2. Totally agree. In today's news 1.76 lakh crores, is what the 2G scam lost the exchequer. Quick, what is that in US$?

    BTW this is a numbering system, and is not considered to be part of the metric system.

  3. I dont quite agree totally with Mr Shah .... as kids, we were mentally programmed to use lakhs & crores (not millions & billions). Hence it is always easier for us to compute things in lakhs & crores (and also to make a quick sense out of it).

  4. Yes, the Americans can get away with miles and gallons, but can we?

    As part of plugging into globalisation, we should go closer to international standards. This is true of accounting standards and this is true of billion / trillion.

  5. As kids we learn how to process lakh and crore but scientific notation, moving in powers of three, is superior. And, as Ninan pointed out, we're going to be really stuck at a lakh lakh crore

  6. Dr. Ajay Shah says (with credit to Ninan) "we're going to be really stuck at a lakh lakh crore".
    This really shows ignorance of both.
    A concise way of saying lakh lakh crore (10^17) is "shankh".For more details pl visit:

  7. @ ajay shah,,,you are saying right,as indian economy is growing ,we are havin larger from that point of view its good,but at the same time,indians hav lakhs and crores set up in their would be resisting this change. But your idea is unique.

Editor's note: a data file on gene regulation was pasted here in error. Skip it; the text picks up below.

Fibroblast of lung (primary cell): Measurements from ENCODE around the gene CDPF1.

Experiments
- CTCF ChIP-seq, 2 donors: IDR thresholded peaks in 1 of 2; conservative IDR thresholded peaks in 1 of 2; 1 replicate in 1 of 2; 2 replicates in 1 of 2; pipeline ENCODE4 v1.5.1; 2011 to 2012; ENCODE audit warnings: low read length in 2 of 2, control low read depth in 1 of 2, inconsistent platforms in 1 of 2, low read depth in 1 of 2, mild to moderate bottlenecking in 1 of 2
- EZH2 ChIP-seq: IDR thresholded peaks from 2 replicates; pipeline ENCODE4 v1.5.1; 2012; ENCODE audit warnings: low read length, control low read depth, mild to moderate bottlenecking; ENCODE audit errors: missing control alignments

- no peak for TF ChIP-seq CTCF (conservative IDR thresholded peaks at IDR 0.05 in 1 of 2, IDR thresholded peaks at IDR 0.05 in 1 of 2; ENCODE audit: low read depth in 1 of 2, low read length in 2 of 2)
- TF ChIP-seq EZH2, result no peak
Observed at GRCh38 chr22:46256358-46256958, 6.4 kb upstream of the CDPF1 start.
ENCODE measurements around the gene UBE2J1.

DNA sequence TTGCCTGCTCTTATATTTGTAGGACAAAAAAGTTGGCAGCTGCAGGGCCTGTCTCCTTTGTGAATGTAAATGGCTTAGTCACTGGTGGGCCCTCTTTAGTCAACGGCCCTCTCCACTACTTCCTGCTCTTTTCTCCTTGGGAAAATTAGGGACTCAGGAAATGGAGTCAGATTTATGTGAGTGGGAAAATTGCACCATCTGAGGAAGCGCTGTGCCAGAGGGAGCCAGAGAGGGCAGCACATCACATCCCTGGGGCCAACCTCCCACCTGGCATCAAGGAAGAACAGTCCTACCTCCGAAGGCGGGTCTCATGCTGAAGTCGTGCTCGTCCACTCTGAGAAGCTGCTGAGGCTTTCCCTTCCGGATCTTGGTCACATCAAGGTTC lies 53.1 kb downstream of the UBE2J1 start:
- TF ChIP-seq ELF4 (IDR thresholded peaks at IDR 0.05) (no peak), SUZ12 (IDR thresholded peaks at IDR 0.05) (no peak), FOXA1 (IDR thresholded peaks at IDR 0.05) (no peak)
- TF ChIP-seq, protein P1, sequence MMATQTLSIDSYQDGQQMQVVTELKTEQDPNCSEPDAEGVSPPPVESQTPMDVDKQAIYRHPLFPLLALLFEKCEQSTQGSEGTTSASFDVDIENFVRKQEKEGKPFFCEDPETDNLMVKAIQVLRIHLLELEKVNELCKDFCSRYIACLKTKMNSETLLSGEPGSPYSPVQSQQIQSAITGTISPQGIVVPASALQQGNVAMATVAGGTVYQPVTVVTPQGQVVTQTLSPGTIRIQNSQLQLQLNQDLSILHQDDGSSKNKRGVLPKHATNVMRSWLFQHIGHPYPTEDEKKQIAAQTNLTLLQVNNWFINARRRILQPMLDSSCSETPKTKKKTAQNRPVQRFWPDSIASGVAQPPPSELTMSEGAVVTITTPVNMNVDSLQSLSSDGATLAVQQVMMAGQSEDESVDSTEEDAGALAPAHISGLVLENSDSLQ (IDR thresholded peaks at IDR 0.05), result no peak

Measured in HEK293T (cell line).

8. @ anonymous, you can't compare the American use of the imperial system which was in fact the global standard before the implementation of the metric system, with that of the Indian usage of Lakhs and Crores, which as far as I can tell has never been adopted in a far reaching manner beyond India and perhaps its immediate geography.

    Practically speaking from a conversion standpoint, if you are converting metric into imperial, a single calculation is required for example 1KG = 2.2 pounds, and its a very easy calculation to perform and can be done very quickly. Not so when you are doing a large Rupee foreign exchange calculation.

    When you are converting a Rupee amount measured in Lakh's or crores into a foreign currency, though it is possible for Indians to do it in a single step, foreigners, and by that I mean the global investment community need to to perform two calculations, the amount as measured in millions, billions or trillions first (most people will probably have to write the figure as measured in lakhs or crores down first in order to perform that step,) and then perform the foreign currency conversion.

    It would make more sense for India to adopt a system which is in fact universal everywhere except South Asia for measuring money.

    If we were confining the discussion to distance or weight, I would probably agree with you, but we are discussing the implications in finance. We live in a globalised world, and everyone being able to compare and convert amounts quickly in this day and age is more important, than clinging to a system which was indigenously developed, and may make a lot of sense, but has never been widely adopted anywhere else.